Todd Duncan was born in Danville, Kentucky in 1903. He obtained his musical training at Butler University in Indianapolis with a B.A. in music followed by an M.A. from Columbia University Teachers College.
Duncan was George Gershwin's personal choice as the first performer of the role of Porgy in Porgy and Bess in 1935 and played the role more than 1,800 times. He led the cast during the Washington run of Porgy and Bess at the National Theatre in 1936, to protest the theatre's policy of segregation. Duncan stated that he "would never play in a theater which barred him from purchasing tickets to certain seats because of his race." Eventually management would give into the demands and allow for the first integrated performance at National Theatre. Duncan was also the first performer for the role of Stephen Kumalo in Kurt Weill's Lost in the Stars.
Duncan taught voice at Howard University in Washington, D.C. for more than fifty years. While teaching at Howard, he continued touring as a soloist with pianists William Duncan Allen and George Malloy. He had a very successful career as a concert singer with over 2,000 performances in 56 countries. He retired from Howard and opened his own voice studio teaching privately and giving periodic recitals.
In 1945, he became the first African American to sing with a major opera company, and the first black person to sing in an opera with an otherwise white cast, when he performed the role of Tonio in Leoncavallo's Pagliacci with the New York City Opera. In the same year he sang the role of Escamillo, the bullfighter, in Bizet's Carmen. In 1955, Duncan was the first to record Unchained Melody, a popular song with music by Alex North and lyrics by Hy Zaret. The recording was made for the soundtrack of the obscure prison film Unchained, in which Duncan also played a minor character. Following Duncan's version, the song went on to become one of the most recorded songs of the 20th century.
In his final interview, Todd Duncan spoke of his love for spirituals: "... spirituals are so deep inside of me, it's difficult for me to find words that are meaningful. Spirituals are a part of whatever I am. When I sing them my being sings them, not my throat.... It is very difficult for me to put into words something that is at the bottom of my very being."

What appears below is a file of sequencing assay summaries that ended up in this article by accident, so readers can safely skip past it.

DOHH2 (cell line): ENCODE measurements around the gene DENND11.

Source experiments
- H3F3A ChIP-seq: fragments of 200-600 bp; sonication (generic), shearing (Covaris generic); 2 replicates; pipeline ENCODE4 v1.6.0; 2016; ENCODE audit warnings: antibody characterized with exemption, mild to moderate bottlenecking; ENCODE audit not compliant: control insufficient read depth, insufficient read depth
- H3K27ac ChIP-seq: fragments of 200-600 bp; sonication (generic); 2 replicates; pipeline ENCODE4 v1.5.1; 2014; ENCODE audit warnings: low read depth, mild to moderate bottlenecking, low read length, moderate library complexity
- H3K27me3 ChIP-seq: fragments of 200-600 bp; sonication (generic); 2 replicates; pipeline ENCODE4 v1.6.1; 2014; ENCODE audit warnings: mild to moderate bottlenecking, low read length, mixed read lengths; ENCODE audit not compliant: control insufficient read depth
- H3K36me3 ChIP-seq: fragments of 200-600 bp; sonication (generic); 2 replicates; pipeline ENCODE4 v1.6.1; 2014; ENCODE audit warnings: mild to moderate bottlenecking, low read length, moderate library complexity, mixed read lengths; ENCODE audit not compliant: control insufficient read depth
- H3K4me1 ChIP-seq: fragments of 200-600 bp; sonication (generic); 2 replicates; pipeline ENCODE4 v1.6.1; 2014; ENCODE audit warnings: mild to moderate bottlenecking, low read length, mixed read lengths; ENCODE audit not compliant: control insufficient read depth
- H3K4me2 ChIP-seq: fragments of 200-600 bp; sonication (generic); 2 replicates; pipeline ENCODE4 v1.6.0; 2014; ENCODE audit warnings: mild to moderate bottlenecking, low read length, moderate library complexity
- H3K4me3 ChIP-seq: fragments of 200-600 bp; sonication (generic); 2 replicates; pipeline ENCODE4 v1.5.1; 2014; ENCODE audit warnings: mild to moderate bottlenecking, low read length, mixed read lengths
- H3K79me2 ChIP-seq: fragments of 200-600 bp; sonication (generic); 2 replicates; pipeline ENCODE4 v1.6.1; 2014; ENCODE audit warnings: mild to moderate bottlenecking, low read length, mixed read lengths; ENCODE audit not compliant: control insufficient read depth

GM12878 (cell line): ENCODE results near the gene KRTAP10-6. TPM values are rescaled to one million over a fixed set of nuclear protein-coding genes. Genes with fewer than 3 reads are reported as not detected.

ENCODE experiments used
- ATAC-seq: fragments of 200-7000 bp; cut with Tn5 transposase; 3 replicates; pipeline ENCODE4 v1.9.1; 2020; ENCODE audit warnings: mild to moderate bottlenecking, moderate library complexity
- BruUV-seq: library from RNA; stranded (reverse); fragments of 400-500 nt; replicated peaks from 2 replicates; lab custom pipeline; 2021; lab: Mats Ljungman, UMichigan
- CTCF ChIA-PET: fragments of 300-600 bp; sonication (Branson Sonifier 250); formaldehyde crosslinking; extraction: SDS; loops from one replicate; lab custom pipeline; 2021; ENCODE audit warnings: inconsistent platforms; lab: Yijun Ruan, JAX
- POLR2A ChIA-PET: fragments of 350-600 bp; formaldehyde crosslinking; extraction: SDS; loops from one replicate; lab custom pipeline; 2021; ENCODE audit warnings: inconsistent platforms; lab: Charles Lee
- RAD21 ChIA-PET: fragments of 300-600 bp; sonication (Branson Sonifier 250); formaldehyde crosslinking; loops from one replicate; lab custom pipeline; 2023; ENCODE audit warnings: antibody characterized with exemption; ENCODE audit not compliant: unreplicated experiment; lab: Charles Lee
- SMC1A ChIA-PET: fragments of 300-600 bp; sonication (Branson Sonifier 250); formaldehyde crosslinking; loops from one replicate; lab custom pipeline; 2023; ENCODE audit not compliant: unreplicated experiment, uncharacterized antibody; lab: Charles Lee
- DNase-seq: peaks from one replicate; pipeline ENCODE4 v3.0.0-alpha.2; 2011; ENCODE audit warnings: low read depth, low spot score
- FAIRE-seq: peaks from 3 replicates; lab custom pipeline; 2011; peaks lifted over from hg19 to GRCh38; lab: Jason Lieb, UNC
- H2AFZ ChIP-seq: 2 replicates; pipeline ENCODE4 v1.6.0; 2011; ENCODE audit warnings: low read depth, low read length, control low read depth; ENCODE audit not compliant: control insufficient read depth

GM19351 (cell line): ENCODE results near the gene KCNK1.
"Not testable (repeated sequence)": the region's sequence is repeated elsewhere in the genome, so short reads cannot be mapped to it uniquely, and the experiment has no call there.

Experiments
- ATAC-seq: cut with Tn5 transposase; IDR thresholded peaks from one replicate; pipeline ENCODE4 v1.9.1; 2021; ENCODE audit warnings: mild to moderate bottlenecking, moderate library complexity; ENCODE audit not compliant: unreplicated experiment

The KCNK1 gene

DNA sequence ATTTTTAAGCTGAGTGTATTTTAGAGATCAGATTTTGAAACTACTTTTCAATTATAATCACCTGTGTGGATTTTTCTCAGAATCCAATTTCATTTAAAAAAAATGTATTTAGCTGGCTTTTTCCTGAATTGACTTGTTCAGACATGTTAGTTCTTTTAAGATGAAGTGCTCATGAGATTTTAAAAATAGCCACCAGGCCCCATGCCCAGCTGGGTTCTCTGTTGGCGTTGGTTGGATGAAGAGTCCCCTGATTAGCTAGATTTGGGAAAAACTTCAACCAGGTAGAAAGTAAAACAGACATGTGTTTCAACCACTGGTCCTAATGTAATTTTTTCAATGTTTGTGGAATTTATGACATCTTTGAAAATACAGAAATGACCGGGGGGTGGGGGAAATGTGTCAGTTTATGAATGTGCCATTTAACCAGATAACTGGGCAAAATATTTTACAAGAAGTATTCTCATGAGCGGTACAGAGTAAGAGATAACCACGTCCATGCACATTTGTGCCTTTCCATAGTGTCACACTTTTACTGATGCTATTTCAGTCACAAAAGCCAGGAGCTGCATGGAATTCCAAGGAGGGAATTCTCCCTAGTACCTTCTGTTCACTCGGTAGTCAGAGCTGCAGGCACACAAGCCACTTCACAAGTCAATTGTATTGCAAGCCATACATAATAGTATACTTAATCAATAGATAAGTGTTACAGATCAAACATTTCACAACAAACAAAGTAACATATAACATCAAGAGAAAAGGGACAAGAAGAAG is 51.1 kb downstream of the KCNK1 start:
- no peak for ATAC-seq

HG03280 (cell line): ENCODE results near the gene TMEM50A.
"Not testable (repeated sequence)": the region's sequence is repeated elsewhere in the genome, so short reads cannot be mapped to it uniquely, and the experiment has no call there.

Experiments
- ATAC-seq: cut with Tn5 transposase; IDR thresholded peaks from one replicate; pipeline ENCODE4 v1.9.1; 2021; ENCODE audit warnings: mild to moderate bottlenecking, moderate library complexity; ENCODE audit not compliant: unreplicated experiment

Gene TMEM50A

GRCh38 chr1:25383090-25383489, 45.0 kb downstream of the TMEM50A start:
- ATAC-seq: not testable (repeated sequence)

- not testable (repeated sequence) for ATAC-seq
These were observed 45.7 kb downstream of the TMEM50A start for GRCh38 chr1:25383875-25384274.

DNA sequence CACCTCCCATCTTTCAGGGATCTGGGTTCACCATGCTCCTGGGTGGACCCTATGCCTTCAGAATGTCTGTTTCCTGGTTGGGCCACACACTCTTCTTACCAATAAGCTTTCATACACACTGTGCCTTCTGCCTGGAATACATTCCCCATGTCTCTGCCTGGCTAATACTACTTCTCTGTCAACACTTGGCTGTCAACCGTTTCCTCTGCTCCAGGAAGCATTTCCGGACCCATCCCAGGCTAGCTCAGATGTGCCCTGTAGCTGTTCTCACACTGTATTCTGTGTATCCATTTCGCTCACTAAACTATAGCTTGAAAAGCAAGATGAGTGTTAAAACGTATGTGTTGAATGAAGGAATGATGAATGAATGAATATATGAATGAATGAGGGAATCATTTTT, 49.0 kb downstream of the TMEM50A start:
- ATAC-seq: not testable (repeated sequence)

Honors and death 
In 1978, the Washington Performing Arts Society presented his 75th birthday gala. Duncan was awarded the George Peabody Medal of Music from the Peabody Conservatory of Music of Johns Hopkins University in 1984. Other awards he received include a medal of honor from Haiti, an NAACP award, the Donaldson Award, the New York Drama Critics' Award for Lost in the Stars, and honorary doctorates from Valparaiso University and Butler University.
He died of a heart ailment at his home in Washington, D.C., in 1998.
See also 
- "Porgy and Bess: Today in History, September 2". Library of Congress. Retrieved 2007-12-06.
- Deaths: Malloy, George, The New York Times, March 20, 2008
- quoted in Nash, Elizabeth, Autobiographical Reminiscences of African-American Classical Singers, 1853-Present, Edwin Mellen Press, 2007, p. 170
- "Notable Men of Alpha Phi Alpha". Alpha Phi Alpha Fraternity, Mu Lambda chapter. Retrieved 2007-12-06.
- The Music of Black Americans: A History. Eileen Southern. W. W. Norton & Company; 3rd edition. ISBN 0-393-97141-4
- "Todd Duncan." Newsmakers 1998, Issue 3. Gale Group, 1998.
- The African American Registry